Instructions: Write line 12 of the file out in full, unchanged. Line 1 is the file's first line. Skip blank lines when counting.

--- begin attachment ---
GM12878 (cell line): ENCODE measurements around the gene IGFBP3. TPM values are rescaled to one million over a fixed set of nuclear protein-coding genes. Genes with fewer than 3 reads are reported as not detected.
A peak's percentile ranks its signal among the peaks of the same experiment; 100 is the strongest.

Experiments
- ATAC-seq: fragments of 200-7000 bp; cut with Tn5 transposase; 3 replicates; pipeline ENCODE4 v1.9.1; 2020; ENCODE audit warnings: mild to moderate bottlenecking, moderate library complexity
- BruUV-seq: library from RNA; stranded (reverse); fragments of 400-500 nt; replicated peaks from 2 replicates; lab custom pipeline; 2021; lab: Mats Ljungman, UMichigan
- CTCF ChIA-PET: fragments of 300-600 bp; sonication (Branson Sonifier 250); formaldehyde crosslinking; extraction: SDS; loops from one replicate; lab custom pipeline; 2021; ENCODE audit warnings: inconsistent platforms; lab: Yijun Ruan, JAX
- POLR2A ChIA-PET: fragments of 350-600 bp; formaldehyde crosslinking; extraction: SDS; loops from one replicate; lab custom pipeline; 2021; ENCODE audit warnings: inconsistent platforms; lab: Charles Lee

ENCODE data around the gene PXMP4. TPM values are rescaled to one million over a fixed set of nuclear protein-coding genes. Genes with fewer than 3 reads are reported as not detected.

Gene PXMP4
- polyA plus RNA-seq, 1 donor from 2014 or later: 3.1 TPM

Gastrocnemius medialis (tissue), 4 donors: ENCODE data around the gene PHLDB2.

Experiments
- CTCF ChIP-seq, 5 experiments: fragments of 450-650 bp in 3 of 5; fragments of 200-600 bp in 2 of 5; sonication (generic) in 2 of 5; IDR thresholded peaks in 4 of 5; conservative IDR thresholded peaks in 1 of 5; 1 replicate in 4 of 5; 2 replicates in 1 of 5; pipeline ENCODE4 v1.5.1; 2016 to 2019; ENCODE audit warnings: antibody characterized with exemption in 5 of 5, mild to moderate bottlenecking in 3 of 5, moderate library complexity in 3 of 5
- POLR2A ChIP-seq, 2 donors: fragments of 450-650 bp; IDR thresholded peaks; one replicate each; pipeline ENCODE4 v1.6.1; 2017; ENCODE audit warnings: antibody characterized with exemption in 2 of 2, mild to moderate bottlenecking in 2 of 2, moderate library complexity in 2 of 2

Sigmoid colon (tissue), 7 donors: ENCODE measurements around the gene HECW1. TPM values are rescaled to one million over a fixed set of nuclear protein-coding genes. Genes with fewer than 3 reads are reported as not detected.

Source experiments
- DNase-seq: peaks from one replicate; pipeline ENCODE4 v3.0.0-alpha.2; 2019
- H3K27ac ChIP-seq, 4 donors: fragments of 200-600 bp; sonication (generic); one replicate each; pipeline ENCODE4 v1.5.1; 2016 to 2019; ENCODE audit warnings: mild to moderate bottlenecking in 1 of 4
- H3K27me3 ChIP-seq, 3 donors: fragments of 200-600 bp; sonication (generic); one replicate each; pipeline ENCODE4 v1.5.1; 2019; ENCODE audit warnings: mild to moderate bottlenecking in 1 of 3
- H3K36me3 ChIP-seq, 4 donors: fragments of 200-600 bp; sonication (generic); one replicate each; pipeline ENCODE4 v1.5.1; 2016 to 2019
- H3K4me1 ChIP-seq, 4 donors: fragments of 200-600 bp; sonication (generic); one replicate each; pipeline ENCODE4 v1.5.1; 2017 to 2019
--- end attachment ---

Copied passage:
Experiments